Today’s blogger is Ryan A. Miller, Ph.D., Director, Office for Inclusion and Equity at The University of Texas at Austin. He writes here to describe research published in an article in the current special issue of The Educational Forum on Sexuality, Gender, Identity, and Education.
Picture these scenarios from the perspective of a teacher:
- Before you take attendance, a student shares with you that she is transgender, and that the name and gender marker on your roster incorrectly identifies her as male.
- In classroom discussion, students use language that portrays disability and LGBTQ identities as inherently negative—referring to ideas with which they disagree as “crazy,” “gay,” or “lame.”
- A student without a disability complains about the “unfairness” of not receiving the accommodations that a student with a disability receives.
Perhaps you are already familiar with one or more of these situations. For a student with a disability, or a student who identifies as lesbian, gay, bisexual, transgender, or queer (LGBTQ), these scenarios can be fraught with challenges. For students who live at the intersections of these identities, these potential difficulties can be amplified, and students will rely on their instructors to set the tone for an inclusive classroom climate.
My article in The Educational Forum chronicles the university classroom experiences of 25 LGBTQ students with disabilities and reveals that students carefully considered whether and how to disclose their identities to peers and instructors, become vocal advocates in class, and react to microaggressions they experienced. In many cases, an instructor made a difference—either positively (by setting a tone of inclusion, introducing diverse curricular materials, and intervening when bias occurred) or negatively (by questioning a student’s identity, refusing to provide disability-related accommodations, or permitting biased language).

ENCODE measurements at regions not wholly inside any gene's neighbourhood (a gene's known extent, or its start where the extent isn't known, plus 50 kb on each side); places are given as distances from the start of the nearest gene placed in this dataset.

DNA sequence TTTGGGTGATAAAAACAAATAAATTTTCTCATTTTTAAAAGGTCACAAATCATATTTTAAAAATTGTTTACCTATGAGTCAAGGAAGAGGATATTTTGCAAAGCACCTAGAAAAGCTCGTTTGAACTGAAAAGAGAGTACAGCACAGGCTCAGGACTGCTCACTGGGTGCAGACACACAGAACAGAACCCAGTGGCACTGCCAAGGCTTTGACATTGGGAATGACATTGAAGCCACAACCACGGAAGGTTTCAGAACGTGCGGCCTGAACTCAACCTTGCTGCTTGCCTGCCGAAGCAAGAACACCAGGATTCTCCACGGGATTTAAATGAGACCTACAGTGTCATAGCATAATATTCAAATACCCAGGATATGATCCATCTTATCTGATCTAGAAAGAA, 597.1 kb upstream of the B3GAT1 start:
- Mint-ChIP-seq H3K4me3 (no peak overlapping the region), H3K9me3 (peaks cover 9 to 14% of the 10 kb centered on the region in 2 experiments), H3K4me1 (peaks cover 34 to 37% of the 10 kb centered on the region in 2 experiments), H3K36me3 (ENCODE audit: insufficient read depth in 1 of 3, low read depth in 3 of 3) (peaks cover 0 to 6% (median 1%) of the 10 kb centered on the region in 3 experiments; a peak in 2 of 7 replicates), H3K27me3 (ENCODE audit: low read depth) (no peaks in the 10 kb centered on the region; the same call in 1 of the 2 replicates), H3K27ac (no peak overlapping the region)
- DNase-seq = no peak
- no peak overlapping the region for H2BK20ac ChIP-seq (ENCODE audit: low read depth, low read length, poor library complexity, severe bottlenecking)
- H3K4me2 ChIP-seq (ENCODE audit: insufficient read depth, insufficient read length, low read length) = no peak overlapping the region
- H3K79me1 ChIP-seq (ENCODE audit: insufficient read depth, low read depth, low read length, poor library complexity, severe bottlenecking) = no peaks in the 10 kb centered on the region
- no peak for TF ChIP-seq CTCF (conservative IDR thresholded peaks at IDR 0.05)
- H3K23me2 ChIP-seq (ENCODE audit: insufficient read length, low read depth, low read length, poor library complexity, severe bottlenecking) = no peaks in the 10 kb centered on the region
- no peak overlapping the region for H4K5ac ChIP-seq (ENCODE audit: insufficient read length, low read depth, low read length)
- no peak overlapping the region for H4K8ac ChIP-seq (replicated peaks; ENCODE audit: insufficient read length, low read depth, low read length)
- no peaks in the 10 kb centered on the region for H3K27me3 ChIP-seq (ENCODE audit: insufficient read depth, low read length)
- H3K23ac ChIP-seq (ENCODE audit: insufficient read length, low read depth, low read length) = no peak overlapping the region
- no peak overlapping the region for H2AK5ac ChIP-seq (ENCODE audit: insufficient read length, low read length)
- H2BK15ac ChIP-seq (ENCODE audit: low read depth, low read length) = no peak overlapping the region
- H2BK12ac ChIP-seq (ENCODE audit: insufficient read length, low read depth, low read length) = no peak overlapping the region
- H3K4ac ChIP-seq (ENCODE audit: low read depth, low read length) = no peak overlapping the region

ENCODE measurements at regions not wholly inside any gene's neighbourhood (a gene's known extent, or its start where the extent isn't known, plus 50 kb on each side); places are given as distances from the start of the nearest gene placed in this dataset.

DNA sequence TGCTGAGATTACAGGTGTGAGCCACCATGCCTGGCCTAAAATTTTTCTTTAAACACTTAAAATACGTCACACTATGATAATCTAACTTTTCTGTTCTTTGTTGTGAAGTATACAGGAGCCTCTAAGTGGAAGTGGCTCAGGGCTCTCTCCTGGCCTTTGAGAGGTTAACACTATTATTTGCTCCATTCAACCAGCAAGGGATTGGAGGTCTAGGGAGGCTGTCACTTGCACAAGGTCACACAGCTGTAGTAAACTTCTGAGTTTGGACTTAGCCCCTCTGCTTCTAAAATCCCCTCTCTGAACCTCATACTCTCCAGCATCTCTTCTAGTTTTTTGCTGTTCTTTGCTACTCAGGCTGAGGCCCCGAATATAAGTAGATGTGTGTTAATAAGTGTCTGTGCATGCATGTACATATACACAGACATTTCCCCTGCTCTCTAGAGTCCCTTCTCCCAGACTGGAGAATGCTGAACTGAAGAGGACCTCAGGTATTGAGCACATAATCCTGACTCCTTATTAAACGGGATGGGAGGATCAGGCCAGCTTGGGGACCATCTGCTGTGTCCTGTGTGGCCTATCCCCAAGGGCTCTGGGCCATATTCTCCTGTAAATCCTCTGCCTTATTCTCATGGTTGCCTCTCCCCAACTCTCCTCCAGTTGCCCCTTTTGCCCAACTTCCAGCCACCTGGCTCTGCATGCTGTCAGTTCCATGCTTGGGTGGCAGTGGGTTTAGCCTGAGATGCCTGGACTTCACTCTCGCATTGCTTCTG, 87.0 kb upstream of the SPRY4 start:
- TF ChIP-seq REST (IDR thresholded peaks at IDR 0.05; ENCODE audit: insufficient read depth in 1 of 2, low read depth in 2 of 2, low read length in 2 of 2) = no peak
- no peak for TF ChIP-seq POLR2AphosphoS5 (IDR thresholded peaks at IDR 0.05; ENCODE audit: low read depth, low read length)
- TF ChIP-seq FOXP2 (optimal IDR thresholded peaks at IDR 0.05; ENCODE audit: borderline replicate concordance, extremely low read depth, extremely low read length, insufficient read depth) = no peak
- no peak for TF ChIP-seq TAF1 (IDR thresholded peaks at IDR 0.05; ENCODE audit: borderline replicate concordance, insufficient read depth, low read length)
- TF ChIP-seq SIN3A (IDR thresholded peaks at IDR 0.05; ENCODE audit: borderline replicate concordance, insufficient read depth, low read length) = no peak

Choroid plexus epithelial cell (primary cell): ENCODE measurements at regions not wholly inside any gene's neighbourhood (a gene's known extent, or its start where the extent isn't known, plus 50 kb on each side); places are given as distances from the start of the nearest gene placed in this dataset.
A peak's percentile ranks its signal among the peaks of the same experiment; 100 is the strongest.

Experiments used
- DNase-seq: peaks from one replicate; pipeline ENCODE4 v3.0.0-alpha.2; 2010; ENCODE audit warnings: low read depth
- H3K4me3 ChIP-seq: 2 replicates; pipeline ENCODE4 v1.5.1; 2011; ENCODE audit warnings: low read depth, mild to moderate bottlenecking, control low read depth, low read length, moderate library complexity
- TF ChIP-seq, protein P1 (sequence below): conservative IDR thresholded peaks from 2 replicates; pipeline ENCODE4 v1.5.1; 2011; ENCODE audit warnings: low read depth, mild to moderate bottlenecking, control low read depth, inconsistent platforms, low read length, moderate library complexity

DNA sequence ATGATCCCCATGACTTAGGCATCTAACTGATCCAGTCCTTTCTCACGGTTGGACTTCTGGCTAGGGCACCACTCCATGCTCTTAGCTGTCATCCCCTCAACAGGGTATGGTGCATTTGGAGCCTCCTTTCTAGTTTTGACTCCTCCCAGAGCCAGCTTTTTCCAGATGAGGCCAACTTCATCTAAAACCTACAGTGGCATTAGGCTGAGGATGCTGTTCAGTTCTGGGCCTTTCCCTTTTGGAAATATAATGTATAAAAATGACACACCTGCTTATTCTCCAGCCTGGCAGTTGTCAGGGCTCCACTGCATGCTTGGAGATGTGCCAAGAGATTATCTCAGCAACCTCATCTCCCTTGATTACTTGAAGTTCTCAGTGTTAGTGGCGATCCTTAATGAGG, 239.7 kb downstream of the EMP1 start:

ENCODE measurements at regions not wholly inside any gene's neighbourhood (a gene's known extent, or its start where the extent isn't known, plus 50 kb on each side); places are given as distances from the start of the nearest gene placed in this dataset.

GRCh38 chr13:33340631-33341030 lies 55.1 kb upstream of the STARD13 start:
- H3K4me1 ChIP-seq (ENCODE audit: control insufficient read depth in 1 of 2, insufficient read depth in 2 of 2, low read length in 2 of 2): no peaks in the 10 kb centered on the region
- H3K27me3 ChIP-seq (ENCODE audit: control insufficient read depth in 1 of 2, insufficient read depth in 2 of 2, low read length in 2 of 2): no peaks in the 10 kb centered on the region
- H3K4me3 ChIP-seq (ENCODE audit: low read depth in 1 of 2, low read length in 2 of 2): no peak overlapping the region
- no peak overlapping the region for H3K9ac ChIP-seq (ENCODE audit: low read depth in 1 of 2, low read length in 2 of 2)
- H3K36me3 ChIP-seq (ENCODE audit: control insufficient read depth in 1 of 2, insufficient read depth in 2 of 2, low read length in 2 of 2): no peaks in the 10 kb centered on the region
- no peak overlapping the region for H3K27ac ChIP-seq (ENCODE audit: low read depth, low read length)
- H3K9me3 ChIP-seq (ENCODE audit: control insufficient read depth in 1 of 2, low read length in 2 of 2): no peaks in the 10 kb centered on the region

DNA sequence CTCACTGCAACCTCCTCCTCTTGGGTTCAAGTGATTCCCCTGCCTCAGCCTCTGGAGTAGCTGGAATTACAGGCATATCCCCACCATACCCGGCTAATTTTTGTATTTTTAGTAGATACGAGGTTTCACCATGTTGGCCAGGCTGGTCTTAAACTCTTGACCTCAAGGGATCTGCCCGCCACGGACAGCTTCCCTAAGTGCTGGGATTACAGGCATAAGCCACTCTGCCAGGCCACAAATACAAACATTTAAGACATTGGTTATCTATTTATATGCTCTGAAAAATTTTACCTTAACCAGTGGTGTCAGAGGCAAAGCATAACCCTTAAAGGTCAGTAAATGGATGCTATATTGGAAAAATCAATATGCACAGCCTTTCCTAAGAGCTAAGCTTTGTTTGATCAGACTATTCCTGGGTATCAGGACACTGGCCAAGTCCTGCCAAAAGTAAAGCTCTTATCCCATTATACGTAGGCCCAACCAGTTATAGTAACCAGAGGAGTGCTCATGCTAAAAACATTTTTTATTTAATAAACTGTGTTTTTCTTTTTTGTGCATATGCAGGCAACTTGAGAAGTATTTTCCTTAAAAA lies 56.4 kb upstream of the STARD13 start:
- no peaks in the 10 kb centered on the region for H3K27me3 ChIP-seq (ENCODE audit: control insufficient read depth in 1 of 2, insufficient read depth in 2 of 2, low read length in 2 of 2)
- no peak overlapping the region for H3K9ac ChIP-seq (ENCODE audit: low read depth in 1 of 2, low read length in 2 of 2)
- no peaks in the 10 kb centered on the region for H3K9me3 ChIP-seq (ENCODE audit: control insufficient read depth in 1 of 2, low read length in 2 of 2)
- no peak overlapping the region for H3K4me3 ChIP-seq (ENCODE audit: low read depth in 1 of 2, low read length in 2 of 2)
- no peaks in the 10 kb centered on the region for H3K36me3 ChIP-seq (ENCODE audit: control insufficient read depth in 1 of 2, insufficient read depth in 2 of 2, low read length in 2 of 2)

Educators at all levels wield a significant amount of influence on the experience of students in their classrooms. Students who experience a hostile school climate, or derision from peers and other teachers, may find in you and your classroom a space in which they become a bit more comfortable with themselves, who they are, and who they will become. Given this influence, it becomes essential that educators understand how they can create and maintain a classroom climate that intentionally engages social justice issues, including but not limited to disability, gender identity, and sexual orientation.
Instructors aiming to create an inclusive classroom climate might consider the following:
- Reflect on your own formative experience and possible biases related to disability, gender, and sexuality—and how these biases may inform your teaching.
- Learn about current terminology and concepts in disability and LGBTQ communities. Be open to learning new language.
- Signal to students on day one that your classroom is an inclusive one by discussing relevant campus/classroom policies and including them in a syllabus or posted document.
- Include representations of diverse identities in curricular and classroom materials, and acknowledge the many contributions of underrepresented groups.
- Incorporate universal design concepts in your classes by varying your instructional materials and forms of student assessment to allow for the use of different strengths and skillsets.
- Encourage the engagement of all students with diversity, rather than relying upon one or two students to educate the rest of the class or use their personal experiences as teaching moments.
- Intervene when biased language or discrimination occurs in your classroom.
- Strategize with colleagues on how to create a more inclusive classroom and campus climate.
KDP is proud to partner with Routledge to share Dr. Miller’s article free with the education community through November 30, 2015. Read the full article here.